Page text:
In aeroponic systems, roots receive an abundant supply of oxygen as they are exposed to the air in the chamber. The roots are also misted regularly to ensure they remain hydrated. Plants adapt quickly to aeroponic culture and often exhibit explosive growth. Many vegetable crops including lettuce, peppers, and tomatoes do well using aeroponics.
However, aeroponic systems require precise environmental control and automation. The misting system must operate consistently and the nutrient solution needs to be monitored closely. Any interruptions to the misting cycle can cause roots to dry out quickly.
Pathogen buildup can also arise if the nutrient solution and chambers are not properly sterilized and maintained. With close management, aeroponics enables some of the highest plant yields through optimal root oxygenation.
5. Drip Irrigation
Drip irrigation or trickle systems are a form of hydroponics where individual plants are fed nutrient-rich water through a system of emitters and tubes. We start by placing each plant in a growing medium like rock wool or clay pellets. Low-flow emitters are attached to each plant and fed by tubing connected to a water pump and reservoir.
On a timed schedule, the pump pressurizes the tubing and emitters to deliver a slow trickle of nutrient solution directly to each plant’s roots. The flow rate is low enough that water only drips out of the emitters and does not pool around the roots. Each plant slowly absorbs the nutrient solution through its root system.
Drip systems are ideal for crops that require controlled irrigation like berries, citrus, and vines. Emitters for each plant can be programmed to deliver precise amounts of nutrient solution.
Access to individual plants is also improved for tasks like pruning and inspection. However, drip systems require intensive installation and maintenance of the tubing network and emitters. Clogs and leaks in the various parts can interrupt nutrient delivery. Regular flushing is also needed to prevent buildup in the lines.
6. Wick Systems
A wick system is one of the simplest types of hydroponics where plants roots absorb water and nutrients through a wicking material. We start by placing each plant in a pot filled with an inert medium like clay pellets or gravel. A wick made of cloth or rope hangs from the bottom of the pot into a reservoir filled with nutrient solution. Capillary action draws the nutrient solution up through the wick and into the growing medium where it is absorbed by the plant roots.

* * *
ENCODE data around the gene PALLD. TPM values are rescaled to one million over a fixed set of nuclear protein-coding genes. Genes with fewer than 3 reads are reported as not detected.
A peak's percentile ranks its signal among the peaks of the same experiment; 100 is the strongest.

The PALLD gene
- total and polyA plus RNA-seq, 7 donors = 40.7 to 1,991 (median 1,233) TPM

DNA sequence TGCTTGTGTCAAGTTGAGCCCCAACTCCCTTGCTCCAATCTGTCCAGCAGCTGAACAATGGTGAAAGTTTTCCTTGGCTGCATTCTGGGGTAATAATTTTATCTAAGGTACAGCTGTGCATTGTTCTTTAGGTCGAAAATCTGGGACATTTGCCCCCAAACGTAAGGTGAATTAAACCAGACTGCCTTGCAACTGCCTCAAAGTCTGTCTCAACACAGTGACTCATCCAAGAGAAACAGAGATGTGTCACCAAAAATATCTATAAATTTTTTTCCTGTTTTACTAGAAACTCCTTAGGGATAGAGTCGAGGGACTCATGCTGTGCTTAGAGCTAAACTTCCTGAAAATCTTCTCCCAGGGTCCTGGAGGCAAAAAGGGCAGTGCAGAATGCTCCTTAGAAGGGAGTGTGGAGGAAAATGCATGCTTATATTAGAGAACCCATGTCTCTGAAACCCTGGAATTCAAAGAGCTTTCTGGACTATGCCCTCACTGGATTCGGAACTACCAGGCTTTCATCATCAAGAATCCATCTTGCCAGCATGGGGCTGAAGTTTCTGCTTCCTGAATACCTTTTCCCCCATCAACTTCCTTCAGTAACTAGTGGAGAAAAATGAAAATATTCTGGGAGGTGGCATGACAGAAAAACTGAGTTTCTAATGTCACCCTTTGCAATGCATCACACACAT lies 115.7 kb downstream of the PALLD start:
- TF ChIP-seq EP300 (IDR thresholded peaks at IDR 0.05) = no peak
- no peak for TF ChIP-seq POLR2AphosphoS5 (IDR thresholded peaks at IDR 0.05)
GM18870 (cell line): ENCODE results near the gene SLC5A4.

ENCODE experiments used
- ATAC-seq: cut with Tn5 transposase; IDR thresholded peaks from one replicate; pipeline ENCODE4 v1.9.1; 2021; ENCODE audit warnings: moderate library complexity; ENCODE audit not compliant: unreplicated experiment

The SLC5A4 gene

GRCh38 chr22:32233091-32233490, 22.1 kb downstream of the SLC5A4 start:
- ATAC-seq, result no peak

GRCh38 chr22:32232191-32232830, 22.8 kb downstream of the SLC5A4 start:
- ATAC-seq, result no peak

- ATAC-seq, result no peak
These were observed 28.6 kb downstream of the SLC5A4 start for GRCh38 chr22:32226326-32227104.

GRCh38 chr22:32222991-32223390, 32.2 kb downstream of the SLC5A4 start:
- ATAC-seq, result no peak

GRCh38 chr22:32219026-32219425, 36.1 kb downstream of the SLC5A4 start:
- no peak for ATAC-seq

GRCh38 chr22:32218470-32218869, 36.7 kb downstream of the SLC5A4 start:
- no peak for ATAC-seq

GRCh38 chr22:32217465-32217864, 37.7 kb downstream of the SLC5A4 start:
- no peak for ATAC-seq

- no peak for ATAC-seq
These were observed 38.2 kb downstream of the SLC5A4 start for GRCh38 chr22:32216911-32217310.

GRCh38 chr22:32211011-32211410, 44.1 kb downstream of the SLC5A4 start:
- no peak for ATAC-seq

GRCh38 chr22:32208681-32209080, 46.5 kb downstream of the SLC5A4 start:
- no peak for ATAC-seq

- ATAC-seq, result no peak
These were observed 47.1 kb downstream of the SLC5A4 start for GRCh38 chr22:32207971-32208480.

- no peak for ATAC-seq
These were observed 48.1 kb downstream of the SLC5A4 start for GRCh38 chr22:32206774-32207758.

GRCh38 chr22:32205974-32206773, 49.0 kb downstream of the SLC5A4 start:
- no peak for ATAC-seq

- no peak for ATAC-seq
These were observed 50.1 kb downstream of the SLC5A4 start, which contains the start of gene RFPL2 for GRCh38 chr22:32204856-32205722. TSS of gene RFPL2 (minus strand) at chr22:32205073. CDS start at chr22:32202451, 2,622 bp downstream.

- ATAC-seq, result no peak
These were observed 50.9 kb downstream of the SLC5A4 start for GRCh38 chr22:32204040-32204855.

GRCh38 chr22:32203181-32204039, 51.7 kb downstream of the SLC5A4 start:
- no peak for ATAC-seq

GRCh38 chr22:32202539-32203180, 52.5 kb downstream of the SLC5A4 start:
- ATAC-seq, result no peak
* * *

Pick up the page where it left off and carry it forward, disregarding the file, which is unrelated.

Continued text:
As the solution is taken up by the roots, more moves along the wick from the reservoir to keep the medium moist. Plants receive water and nutrients passively without pumps or emitters. Wick systems are ideal for small plants like greens, herbs, or succulents. The setup is inexpensive and easy to operate with minimal maintenance.
Only periodic monitoring of the reservoir levels and nutrient solution is needed. Wicking systems allow for consistently moist growing conditions with abundant oxygen around plant roots. However, only a limited amount of nutrient solution can be absorbed through wicking.
Larger plants tend to outgrow wick systems quickly. Roots can also become entangled with the wicking material over time. Regular wick inspections and replacements are required to maintain optimal plant performance.
7. Raft Systems
Raft hydroponics involves growing plants on floating boards or panels suspended above a reservoir of nutrient solution. We begin by constructing a raft from a buoyant material like Styrofoam or polyether panels. Holes are made for plant roots to reach down into the reservoir below. The raft floats on the surface of the nutrient solution inside a container or tank.
An air pump is used to oxygenate both the reservoir and the roots of the plants on the raft. The raft also lifts the plant’s foliage and leaves above the nutrient solution so they remain dry. Roots dangling below gain access to an abundance of water, oxygen, and nutrients. Raft systems are ideal for leafy greens, herbs, and some fruiting crops like tomatoes and cucumbers.
The constant supply of nutrients and aeration promotes vigorous root systems and rapid plant growth. Crops can also be spaced closely together on the raft to maximize yields. However, with roots submerged in the reservoir, pathogens, and algae growth must be monitored and managed closely. Long-term submersion can also lead to root rot and deficiencies that require solution changes.
Over time, roots may clog the holes in the raft needing replacements. Still, for commercial-scale crop production, raft systems offer an effective and productive hydroponic approach. As with all hydroponic techniques, optimal growth from raft systems depends on precise control of temperature, nutrients, pH levels, and aeration.